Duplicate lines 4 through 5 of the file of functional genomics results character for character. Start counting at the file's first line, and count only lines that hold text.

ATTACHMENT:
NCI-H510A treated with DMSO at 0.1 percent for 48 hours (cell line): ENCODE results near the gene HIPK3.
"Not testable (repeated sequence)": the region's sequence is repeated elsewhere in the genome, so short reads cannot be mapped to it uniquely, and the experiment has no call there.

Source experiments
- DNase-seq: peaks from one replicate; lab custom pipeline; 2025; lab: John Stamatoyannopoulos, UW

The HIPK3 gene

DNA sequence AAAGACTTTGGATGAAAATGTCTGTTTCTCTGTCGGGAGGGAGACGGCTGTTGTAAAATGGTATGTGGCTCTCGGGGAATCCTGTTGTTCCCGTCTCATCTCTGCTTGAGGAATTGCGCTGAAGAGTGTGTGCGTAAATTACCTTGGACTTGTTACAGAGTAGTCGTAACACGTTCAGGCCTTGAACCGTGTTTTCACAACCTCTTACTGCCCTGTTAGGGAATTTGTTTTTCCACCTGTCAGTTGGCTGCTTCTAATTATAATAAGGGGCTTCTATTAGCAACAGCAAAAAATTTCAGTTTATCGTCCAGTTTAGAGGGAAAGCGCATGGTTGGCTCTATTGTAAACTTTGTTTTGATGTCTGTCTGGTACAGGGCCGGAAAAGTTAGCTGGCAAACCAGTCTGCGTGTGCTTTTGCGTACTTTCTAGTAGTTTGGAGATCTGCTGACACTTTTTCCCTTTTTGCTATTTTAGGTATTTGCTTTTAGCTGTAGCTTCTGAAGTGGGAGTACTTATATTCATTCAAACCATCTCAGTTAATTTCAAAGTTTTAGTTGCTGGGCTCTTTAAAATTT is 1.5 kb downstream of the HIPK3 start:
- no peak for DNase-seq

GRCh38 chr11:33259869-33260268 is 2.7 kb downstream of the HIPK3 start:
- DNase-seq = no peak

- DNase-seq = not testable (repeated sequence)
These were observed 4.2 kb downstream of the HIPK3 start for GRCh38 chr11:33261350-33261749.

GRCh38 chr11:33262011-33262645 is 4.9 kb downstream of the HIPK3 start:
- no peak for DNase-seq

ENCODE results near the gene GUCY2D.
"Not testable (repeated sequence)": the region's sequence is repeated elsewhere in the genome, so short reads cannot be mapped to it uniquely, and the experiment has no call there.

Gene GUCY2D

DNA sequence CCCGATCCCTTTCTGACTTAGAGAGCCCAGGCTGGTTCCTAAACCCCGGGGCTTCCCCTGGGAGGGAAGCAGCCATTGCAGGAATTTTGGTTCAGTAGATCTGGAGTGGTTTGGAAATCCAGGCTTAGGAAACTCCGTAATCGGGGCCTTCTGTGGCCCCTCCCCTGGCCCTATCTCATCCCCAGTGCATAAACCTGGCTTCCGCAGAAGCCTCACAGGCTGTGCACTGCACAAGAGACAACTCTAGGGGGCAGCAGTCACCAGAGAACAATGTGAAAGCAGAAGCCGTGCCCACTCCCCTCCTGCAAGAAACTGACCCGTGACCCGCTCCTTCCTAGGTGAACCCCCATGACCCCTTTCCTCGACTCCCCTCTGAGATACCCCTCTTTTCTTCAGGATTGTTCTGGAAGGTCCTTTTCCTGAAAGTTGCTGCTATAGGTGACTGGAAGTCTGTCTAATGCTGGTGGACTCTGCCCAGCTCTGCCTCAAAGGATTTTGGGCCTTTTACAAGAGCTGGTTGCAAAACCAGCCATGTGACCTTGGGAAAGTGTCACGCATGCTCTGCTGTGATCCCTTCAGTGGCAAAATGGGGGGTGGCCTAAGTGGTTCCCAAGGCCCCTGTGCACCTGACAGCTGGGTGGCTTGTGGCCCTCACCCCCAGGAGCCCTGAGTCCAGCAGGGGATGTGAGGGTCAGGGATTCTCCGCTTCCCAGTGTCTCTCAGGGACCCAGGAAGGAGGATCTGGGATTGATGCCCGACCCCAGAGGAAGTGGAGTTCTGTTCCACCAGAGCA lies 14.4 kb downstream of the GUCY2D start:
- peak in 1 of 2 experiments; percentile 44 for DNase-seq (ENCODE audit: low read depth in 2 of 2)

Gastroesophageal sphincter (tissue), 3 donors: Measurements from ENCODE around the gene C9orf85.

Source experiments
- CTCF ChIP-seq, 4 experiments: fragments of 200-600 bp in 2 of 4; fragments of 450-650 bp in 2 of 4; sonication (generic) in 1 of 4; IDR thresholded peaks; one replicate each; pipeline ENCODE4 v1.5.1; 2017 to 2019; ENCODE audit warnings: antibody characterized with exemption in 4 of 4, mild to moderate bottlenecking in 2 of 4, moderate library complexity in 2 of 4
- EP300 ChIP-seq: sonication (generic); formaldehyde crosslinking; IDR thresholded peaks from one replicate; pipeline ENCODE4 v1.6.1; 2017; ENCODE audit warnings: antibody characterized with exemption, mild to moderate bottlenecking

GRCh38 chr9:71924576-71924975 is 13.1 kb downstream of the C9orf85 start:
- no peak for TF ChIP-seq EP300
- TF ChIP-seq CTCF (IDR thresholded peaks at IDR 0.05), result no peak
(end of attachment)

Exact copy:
- DNase-seq: peaks from one replicate; lab custom pipeline; 2025; lab: John Stamatoyannopoulos, UW

The HIPK3 gene